The Secret Soldiers of Afghanistan and Iraq

The Secret Soldiers of Afghanistan and Iraq by Dominic Oto

Did you know that private military contractors in Afghanistan and Iraq outnumber U.S. troops three to one?

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The biggest growth has been the market of protective services in hostile environments, mostly in Iraq and Afghanistan. These services include Executive Protection or Close Protection or CP (a bodyguard in layman’s terms) for government clients.

By 2017 the United States is involved in over 200 countries and territories worldwide. Some of these places are so dangerous that the State Department has assigned a threat level of “critical.”  In October 2001, an American led Coalition attacked Afghanistan. The Taliban was overthrown in six weeks.

In March 2003, the U.S. led Coalition invaded Iraq. The Iraqi people deposed dictator Saddam Hussein after 43 years of tyrannical rule.  Warring factions and militias took over in both countries opposing the American involvement. Over the next decade, violent wars broke out killing 6,000 American soldiers.

Afghanistan and Iraq are the worst and most dangerous places on earth. American personnel working there were in grave danger.  To protect essential State Department personnel American diplomatic outposts and bases in Afghanistan and Iraq needed to be protected.

PMCs hired former elite military soldiers called “operators” for the dangerous and difficult mission of protecting American assets overseas.  The operators are mostly former Navy SEALs, U.S. Army Special Forces and Rangers, and Marines. These former special operators and Marines that bring calm to moments of absolute terror and chaos. Many of them were the top warriors in their respective services.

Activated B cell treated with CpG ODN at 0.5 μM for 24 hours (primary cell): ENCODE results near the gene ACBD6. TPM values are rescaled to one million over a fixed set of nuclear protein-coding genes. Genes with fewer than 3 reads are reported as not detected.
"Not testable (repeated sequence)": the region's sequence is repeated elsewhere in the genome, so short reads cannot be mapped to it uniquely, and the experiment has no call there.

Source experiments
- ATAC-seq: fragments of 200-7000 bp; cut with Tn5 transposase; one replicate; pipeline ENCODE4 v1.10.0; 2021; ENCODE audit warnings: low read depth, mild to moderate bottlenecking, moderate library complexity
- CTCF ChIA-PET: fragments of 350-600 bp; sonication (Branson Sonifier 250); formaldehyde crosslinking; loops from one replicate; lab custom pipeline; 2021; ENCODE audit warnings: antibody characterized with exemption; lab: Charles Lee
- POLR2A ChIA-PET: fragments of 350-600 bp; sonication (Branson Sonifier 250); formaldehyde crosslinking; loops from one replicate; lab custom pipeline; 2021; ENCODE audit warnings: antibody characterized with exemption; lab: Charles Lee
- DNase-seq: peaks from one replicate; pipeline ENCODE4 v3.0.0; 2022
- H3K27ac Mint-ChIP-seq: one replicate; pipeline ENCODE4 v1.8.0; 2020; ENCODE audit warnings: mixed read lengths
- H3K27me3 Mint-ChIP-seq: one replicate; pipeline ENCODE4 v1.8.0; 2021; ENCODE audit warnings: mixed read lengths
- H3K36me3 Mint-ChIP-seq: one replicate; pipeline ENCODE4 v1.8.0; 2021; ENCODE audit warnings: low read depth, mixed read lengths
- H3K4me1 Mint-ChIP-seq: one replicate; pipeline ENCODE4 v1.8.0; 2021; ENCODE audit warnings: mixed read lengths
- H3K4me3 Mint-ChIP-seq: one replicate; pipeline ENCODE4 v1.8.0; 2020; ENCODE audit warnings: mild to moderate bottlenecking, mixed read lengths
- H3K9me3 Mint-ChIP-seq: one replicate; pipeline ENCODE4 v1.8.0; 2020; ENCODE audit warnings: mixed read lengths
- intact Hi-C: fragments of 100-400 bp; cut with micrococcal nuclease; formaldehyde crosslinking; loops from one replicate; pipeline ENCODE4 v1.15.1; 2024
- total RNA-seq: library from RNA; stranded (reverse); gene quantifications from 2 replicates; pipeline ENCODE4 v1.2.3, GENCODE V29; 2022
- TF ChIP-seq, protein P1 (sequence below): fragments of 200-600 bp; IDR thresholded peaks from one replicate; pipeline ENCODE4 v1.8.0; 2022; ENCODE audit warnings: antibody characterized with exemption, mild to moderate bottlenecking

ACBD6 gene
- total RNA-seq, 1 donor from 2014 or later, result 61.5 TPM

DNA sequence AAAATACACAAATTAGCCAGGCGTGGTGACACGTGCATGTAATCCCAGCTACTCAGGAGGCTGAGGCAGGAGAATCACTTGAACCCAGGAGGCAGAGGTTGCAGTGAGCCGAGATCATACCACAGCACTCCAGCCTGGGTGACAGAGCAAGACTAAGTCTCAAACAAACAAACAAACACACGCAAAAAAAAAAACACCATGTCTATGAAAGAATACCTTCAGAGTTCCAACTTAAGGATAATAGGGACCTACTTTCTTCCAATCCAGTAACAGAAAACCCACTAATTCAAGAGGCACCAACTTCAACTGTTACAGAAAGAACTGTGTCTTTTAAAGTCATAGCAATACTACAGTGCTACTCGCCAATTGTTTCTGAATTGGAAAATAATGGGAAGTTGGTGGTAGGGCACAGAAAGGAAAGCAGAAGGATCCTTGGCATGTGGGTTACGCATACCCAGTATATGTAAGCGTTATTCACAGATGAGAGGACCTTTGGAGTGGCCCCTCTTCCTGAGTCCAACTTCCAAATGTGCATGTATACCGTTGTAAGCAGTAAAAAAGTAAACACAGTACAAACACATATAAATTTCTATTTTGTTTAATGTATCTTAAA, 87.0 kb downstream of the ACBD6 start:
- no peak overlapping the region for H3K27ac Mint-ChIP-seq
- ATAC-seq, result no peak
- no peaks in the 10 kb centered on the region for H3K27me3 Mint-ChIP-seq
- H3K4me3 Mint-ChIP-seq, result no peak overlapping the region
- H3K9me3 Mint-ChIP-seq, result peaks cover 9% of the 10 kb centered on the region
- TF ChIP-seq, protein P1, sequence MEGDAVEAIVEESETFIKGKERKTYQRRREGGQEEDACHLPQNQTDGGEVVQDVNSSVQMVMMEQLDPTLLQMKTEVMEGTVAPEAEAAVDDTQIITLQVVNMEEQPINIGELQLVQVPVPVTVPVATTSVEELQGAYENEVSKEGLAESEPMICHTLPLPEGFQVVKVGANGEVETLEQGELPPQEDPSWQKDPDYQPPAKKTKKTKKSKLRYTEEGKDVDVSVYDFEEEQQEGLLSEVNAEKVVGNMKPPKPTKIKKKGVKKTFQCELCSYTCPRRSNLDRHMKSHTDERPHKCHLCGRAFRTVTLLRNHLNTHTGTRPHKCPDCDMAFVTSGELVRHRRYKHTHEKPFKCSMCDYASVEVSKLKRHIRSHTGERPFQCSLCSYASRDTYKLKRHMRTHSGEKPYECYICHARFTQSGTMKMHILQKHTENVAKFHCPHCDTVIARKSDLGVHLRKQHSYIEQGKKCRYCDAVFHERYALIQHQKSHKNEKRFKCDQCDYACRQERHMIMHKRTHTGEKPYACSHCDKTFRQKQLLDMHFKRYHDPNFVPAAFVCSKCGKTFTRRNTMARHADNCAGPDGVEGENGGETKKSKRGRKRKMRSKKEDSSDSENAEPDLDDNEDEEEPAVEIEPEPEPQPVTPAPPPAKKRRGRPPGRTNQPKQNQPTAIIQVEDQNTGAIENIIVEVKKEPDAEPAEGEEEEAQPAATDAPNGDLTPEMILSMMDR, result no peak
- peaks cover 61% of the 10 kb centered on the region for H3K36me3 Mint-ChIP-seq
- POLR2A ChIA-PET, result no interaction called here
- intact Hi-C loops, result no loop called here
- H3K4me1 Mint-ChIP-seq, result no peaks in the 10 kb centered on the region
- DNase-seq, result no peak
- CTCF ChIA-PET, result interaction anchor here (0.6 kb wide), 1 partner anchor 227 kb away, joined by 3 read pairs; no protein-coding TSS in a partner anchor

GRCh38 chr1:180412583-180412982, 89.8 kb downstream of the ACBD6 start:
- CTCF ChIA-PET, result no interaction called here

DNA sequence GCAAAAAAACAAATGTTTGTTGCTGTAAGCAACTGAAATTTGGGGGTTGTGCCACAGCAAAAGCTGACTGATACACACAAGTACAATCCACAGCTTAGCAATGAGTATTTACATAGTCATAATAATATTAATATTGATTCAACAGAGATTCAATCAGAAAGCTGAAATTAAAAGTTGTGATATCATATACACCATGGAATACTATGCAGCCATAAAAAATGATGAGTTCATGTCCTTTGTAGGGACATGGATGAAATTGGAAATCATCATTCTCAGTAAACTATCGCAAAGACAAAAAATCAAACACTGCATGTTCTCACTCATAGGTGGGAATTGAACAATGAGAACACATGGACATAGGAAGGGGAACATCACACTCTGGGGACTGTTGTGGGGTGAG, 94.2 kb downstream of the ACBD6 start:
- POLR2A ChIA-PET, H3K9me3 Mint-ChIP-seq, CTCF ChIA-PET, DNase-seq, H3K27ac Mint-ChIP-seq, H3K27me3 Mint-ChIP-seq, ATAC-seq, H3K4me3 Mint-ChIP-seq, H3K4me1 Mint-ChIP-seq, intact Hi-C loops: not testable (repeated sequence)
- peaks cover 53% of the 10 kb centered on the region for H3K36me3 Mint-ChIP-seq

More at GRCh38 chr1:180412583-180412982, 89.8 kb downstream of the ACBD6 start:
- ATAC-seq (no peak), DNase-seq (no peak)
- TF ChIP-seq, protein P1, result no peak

These men are not about politics. The mission of PMCs is to protect U.S. assets and personnel in dangerous places from a relentless and constant terrorist threat.  They are mainly used in high-risk areas. PMCs act as the security element of the U.S. government assets in war zones and beyond.

PMCs protect American assets and personnel in the most austere environments.  PMCs see themselves as Americans helping Americans overseas especially in areas where there is no military support.  PMCs do amazing work. Their service and sacrifice is larger unknown because they are no longer soldiers.  PMCs put others before themselves.

They train in everything from shooting and reloading rifles and pistols, to close quarters combat to offensive driving.  Business firms working The Circuit are called Commercial Security Companies or CSCs.

The primary goal of CSCs is to make money. They are above the political reasons that countries are in wars. PMCs are different than mercenaries. Mercenaries are hired guns who sell their services to the highest bidder despite the mission or circumstances.

Mercenaries have no national loyalty, no sense of duty or honor to a country and no moral foundation.  Most PMCs are former soldiers. They regard their employment on The Circuit as a continuation of their public service, not an end to it.

Most PMCs do not accept jobs that run counter to U.S. national interests. A majority of PMCs are retired veterans with a decade or more of military service. They see their work in the private security sector as an extension of their service as soldiers. PMCs are patriots and military contractors, not mercenaries.

Works Cited:

Pelton, Robert Young. Licensed to Kill: Hired Guns on the War on Terror . New York City: Random House, 2006.

Schumacher, Gerry. A Bloody Business: America’s War Zone Contractors and the Occupation of Iraq. St. Paul, MN : Zenith Press, 2006.

 

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